“During the first conversation I have with a client, I go over vocabulary. I ask the client things like: What does ‘content’ mean to you? What does ‘strategy’ mean? I share my definitions, too. Then, we work together to define what key terms mean for the purpose of this engagement” (Vilhauer).
Villhauer points out, “I’m also there to listen. To listen to workflow issues that have become so common at the company that they’re ignored. To listen for cues as to who is going to spearhead this project. To listen for politics, for under-the-breath backbiting, to the people who are clearly afraid they’re going to feel the brunt of the added workload. And they’ll say this out loud because I am non-threatening and because I’m listening” (Vilhauer).
Anytime you meet with a new stakeholder you should have a set of questions you are prepared to ask. Having said that, don’t be afraid to depart from your script. Most important is to ask detailed questions and read between the lines.
Here is a great stakeholder story: My client, an orthopedic surgeon, wanted to tell patients how long after a joint replacement surgery they had to wait until they could resume having sex. He explained, “They are too shy to ask. I’m a doctor! I know people have sex. But, they can really damage their new joints if they have sex too soon after surgery. So I’d rather put it on the Web site. I’d rather they know than risk that they won’t listen when I tell them at the pre-surgical evaluation or that they’ll be too shy to ask. Also, their wives read those Web sites and will tell them.”
He chuckled as he said it, but I took the point to heart. Here’s a stakeholder who truly knows and understands his audience. Creating that type of content will go a long way for both him and his patients.
Preparation for Interviewing Stakeholders:
- See yourself as an investigative journalist: Your job is to build a narrative of what’s going on now.
- Define vocabularies: So you understand and set expectations.
- Prepare a script: Ask as many questions as it takes to get a full picture of the current state of content management and creation. Avoid asking questions that may put stakeholders into a defensive posture. For example, I once spoke to the editor of a print magazine and asked her how long she thought it would take before her magazine became 100% digital. As you may imagine, the rest of the interview didn’t go too well.
Great Relationships Begin with Great Conversations
We cannot underestimate the value of conversations in creating content. Here are some guidelines for engaging in useful and productive conversations:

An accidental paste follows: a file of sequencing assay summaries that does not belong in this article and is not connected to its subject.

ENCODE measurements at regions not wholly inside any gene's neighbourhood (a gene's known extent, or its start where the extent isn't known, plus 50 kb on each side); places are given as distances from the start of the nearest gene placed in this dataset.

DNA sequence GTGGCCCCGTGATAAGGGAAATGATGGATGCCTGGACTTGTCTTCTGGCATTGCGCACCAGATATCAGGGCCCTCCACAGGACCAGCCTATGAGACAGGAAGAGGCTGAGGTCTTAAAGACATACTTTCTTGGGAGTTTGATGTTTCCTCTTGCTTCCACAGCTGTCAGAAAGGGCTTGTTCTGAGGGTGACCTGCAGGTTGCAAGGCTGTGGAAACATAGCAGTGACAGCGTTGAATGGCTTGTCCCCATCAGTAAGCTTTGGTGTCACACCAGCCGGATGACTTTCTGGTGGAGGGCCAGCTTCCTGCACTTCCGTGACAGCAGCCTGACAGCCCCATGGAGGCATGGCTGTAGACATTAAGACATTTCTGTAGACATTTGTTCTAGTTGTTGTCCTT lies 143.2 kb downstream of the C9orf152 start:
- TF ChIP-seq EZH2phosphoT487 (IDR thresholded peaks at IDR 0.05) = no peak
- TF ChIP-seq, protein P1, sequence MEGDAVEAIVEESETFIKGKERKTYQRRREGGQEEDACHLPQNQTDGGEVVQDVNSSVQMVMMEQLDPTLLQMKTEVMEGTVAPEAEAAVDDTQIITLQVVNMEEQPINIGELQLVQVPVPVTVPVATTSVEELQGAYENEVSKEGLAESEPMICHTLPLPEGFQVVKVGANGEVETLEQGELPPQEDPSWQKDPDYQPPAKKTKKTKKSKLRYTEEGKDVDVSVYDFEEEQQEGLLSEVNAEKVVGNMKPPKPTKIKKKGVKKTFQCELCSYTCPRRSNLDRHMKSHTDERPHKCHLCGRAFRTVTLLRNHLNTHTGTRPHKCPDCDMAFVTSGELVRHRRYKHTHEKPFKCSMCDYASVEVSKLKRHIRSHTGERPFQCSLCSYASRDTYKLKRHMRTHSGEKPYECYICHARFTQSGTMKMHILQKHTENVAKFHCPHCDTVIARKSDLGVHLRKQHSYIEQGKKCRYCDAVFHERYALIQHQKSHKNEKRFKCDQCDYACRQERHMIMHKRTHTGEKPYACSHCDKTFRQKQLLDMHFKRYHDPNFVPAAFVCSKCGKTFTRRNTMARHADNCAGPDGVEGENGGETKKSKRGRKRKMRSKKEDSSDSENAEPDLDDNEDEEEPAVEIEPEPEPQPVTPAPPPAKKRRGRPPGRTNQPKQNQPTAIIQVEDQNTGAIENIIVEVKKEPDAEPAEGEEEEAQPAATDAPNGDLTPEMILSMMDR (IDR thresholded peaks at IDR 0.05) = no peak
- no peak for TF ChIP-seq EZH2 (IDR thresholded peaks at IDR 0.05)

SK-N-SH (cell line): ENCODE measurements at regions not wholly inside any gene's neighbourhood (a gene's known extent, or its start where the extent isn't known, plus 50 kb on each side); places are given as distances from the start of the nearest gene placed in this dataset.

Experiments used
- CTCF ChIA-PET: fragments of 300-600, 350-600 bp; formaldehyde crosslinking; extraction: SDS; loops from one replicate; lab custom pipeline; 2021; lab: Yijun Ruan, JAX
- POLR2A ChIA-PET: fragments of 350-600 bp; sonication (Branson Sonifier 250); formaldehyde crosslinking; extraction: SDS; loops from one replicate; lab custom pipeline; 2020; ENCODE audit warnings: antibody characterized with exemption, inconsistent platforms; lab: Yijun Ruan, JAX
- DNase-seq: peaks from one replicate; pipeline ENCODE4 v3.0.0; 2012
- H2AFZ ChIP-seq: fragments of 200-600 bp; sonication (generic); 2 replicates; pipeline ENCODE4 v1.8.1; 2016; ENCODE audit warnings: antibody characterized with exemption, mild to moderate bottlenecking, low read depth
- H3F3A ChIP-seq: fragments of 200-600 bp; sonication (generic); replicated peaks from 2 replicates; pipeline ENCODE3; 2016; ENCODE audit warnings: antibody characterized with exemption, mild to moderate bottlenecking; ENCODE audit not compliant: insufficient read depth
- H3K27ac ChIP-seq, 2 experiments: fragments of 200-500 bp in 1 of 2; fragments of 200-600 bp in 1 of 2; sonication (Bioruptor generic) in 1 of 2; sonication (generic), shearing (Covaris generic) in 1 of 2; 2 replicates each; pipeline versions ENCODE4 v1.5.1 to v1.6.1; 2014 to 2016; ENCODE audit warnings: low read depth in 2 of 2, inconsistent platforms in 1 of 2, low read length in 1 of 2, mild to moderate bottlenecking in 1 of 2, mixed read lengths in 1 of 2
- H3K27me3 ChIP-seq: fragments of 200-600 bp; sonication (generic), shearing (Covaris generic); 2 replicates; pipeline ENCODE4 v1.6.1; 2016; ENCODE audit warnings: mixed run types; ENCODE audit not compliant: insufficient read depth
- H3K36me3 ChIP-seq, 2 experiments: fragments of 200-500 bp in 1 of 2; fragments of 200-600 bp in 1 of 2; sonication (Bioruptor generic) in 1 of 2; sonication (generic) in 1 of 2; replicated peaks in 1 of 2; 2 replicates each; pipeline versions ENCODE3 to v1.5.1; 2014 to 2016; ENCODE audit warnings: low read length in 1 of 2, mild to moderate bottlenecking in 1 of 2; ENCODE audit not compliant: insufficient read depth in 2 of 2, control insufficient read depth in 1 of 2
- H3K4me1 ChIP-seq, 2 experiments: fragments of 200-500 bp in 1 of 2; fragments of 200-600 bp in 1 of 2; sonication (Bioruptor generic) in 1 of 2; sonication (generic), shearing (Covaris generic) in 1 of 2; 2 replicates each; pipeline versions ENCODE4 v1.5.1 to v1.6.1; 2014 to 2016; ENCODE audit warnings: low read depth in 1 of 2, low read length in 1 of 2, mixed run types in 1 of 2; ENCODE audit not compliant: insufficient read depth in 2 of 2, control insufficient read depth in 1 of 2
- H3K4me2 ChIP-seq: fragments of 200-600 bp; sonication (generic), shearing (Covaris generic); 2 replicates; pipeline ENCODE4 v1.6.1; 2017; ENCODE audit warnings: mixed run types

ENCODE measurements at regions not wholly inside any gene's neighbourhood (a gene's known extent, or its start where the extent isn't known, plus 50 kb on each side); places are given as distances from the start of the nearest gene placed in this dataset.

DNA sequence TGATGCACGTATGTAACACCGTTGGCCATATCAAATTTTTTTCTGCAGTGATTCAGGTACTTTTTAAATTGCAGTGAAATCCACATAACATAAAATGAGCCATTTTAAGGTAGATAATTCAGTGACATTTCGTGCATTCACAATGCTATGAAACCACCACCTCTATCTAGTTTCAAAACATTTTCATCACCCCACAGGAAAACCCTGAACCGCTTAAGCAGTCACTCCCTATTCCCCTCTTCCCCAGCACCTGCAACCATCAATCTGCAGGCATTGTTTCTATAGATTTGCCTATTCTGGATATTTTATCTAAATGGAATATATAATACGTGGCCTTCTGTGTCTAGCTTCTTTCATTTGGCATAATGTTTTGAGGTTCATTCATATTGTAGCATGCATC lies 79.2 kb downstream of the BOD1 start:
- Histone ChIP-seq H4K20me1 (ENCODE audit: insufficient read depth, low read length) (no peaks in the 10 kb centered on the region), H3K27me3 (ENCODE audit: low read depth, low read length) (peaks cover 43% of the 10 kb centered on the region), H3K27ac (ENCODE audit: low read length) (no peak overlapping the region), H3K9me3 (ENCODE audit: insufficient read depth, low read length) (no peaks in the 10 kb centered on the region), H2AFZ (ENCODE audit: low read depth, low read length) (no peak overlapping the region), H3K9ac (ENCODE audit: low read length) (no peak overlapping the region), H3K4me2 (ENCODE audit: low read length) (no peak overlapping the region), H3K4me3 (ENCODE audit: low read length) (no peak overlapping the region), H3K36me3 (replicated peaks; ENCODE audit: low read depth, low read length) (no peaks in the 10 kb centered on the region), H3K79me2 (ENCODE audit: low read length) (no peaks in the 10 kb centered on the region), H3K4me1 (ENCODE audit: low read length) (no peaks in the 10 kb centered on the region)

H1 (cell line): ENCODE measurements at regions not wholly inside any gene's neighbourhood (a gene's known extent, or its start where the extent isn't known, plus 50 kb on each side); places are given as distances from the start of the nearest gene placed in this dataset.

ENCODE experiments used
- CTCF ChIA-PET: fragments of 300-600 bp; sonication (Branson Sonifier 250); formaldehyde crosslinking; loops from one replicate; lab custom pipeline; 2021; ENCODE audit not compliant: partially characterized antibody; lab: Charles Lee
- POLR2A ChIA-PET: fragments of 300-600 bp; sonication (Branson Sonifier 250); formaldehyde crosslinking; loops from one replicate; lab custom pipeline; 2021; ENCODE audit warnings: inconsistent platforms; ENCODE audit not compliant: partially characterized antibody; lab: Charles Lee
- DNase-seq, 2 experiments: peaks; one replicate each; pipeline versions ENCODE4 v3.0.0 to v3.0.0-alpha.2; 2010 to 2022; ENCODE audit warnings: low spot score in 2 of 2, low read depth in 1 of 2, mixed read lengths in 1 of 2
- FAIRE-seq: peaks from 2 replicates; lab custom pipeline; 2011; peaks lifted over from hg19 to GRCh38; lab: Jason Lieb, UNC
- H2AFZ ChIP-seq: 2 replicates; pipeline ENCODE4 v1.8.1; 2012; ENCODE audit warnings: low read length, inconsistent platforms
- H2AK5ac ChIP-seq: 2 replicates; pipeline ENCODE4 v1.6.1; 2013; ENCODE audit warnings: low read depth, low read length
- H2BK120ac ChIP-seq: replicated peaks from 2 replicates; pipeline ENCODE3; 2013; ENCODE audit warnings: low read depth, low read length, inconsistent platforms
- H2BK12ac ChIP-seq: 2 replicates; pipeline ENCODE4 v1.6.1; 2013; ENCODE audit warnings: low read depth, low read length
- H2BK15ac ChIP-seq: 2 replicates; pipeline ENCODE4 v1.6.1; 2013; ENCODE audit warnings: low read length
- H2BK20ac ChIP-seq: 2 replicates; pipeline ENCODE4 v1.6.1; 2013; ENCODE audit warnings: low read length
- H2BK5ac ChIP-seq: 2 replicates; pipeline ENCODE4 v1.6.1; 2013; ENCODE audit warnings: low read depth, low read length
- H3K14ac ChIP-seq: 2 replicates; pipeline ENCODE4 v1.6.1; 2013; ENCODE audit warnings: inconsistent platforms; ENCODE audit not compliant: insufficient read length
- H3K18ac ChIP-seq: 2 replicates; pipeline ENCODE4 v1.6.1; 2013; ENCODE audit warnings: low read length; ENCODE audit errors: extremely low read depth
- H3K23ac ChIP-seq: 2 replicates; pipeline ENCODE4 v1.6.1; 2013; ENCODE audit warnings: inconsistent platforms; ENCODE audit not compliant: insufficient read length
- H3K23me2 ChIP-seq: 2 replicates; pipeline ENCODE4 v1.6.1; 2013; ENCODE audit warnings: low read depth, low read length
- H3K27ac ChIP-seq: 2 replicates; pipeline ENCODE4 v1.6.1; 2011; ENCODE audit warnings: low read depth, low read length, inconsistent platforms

- The art of conversation begins with the art of listening. You may have opinions and thoughts when you talk to stakeholders, but you need to ignore them and get the stakeholder to talk. This may sound simple, but as we all know simple is not necessarily easy. Think of it like this—if I don’t listen, I can’t create good content.
- Learn to listen between the lines. Also not easy. When a stakeholder says, “Well, that’s what I think about the situation,” your next question should be, “So what do you think other people think?” Sometimes, actually quite often, it is what goes unsaid that is so important.
- Make eye contact. The stakeholder will know you are listening and you care when you stop taking notes and look them in the eye. Making eye contact should motivate them to keep talking.
- Don’t fill the empty space. When the stakeholder stops talking for a second, let him or her have time to think. Don’t jump in with your next question or comment.
- Put yourself in the stakeholder’s shoes. Always important in any stakeholder interaction—ask yourself what you would want if you were this person.
- Determine success for that person. I find when I ask, “What will success look like to you at the end of this project?” I can uncover unrealistic expectations. So, for example, when a stakeholder says, “At the end of this project, I want our organization to be number one on Google for all of our main keywords,” I know I need to do some serious educating about search engine optimization.
Interviewing skills take time to develop. Be patient and remember you will get better with practice.
Uncovering Group Dynamics
Part of what you want to understand when you interview stakeholders about content is how they work together. Another excellent piece of advice from Sharon regarding talking to stakeholders is to uncover group dynamics:
“Encourage a conversation. When there are several stakeholders present, it’s a golden opportunity for co-discovery. When you ask a question, try facilitating a conversation between stakeholders. It will help you understand the many aspects and layers behind answers. It might also uncover hidden political forces and tensions you were not aware of that might affect the future of the study and its impact.”
Those hidden political forces and tensions are critical to any content project, as we will see in the next section.
Ownership: Setting Up a Roadmap for Stakeholders